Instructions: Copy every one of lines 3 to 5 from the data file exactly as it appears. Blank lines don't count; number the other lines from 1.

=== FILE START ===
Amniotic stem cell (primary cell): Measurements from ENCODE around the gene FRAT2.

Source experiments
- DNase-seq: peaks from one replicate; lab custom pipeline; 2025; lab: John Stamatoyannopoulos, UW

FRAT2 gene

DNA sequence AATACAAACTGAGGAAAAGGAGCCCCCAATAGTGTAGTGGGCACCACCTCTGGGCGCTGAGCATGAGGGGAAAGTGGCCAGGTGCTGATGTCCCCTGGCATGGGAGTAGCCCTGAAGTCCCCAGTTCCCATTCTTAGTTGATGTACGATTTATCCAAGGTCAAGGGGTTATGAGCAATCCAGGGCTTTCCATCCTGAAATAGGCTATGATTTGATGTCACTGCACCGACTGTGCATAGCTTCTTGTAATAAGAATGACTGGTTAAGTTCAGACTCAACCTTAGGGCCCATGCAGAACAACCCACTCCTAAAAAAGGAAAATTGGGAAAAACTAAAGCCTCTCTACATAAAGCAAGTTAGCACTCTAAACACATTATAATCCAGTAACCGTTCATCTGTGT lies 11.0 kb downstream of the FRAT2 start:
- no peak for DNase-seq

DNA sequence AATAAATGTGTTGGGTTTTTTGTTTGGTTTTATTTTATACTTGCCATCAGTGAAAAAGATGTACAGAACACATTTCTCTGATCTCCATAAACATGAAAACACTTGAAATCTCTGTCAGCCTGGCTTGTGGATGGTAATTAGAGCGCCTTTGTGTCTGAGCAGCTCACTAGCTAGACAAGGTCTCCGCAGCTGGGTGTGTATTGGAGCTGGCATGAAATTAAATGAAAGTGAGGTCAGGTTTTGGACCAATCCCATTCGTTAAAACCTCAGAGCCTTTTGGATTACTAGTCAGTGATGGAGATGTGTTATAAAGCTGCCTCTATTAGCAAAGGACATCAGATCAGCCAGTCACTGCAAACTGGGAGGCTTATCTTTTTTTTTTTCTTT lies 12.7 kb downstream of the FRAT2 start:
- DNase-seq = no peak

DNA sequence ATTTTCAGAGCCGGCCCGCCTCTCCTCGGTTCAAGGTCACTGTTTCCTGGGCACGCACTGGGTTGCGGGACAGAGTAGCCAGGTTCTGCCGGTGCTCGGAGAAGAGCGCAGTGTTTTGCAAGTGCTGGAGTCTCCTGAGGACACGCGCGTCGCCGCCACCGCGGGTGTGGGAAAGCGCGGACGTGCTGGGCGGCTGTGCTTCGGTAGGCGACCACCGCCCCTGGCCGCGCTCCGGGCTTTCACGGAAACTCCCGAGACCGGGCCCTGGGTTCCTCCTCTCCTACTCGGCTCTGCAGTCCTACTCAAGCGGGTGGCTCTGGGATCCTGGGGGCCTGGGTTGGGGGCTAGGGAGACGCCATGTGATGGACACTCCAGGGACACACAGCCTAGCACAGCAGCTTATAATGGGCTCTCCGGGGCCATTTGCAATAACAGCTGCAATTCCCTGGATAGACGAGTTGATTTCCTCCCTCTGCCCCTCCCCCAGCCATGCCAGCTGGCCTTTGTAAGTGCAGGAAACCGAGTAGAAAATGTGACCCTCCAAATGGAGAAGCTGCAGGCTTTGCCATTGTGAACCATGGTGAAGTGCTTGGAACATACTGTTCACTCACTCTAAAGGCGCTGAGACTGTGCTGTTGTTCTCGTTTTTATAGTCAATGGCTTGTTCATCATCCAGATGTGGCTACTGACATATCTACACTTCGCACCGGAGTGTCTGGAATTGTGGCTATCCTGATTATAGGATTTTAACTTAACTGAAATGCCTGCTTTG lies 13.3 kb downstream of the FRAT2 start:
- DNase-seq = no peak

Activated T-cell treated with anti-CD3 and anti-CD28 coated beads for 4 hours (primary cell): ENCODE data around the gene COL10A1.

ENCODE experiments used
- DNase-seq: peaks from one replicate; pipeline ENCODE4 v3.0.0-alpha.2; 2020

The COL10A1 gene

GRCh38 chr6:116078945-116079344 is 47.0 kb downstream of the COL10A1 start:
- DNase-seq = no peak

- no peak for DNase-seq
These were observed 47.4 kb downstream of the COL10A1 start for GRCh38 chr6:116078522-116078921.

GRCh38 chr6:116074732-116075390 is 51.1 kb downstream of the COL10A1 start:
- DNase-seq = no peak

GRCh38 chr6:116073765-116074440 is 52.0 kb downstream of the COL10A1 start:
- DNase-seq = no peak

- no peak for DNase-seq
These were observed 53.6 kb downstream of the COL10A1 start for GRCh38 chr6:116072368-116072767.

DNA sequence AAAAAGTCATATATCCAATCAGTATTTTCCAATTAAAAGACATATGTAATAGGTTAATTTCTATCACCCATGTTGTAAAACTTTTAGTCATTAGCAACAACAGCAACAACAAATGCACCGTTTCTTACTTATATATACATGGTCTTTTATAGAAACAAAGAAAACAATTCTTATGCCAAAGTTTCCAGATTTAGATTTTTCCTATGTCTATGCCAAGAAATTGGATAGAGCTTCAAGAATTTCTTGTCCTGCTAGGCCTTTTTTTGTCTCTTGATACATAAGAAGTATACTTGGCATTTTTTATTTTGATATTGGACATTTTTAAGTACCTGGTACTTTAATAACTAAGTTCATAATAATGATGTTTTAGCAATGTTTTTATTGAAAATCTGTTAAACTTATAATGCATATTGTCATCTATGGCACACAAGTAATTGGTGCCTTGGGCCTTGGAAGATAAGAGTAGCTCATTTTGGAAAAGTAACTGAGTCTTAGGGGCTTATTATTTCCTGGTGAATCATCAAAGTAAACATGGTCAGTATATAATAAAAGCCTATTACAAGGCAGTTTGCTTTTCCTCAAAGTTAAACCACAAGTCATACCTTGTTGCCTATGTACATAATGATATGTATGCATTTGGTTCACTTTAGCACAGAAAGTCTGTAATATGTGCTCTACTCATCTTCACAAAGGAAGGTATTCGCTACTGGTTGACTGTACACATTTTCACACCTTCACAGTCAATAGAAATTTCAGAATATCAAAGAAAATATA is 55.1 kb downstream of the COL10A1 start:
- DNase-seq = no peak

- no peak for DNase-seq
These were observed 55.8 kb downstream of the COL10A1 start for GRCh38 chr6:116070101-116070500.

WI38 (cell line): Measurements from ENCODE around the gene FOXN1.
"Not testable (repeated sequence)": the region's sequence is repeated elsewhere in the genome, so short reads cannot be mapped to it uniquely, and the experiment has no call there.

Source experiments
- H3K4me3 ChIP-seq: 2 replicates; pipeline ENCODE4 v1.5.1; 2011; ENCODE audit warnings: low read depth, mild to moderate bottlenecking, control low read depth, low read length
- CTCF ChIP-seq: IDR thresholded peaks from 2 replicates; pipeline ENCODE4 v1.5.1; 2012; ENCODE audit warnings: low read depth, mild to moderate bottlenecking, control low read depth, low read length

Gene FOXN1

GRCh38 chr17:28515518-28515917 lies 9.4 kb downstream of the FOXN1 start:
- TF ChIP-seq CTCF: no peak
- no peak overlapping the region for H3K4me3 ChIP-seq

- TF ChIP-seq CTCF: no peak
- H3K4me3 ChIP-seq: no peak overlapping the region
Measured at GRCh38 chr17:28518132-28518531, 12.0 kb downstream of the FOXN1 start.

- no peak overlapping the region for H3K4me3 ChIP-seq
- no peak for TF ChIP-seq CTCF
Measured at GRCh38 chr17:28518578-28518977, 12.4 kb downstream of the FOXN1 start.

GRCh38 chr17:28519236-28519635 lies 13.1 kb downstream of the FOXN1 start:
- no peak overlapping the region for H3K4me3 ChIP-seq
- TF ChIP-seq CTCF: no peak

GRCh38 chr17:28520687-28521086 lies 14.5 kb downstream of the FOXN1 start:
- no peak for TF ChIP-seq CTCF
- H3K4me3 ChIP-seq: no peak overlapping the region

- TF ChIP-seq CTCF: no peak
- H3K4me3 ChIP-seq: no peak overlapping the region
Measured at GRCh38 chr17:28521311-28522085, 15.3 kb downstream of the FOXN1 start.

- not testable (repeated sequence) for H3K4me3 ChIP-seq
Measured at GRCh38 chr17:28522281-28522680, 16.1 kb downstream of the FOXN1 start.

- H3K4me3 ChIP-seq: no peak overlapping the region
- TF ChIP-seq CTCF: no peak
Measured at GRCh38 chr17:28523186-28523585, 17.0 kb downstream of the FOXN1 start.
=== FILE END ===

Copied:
- DNase-seq: peaks from one replicate; lab custom pipeline; 2025; lab: John Stamatoyannopoulos, UW

FRAT2 gene

DNA sequence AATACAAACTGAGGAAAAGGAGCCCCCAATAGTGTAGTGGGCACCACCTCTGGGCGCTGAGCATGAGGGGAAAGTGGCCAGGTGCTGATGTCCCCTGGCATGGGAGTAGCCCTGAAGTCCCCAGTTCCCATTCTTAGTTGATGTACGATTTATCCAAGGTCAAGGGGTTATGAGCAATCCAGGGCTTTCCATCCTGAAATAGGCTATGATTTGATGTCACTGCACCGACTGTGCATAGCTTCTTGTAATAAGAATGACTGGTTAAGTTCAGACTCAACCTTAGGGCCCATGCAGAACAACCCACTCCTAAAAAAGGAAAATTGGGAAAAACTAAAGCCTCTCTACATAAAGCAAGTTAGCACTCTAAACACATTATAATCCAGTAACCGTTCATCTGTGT lies 11.0 kb downstream of the FRAT2 start: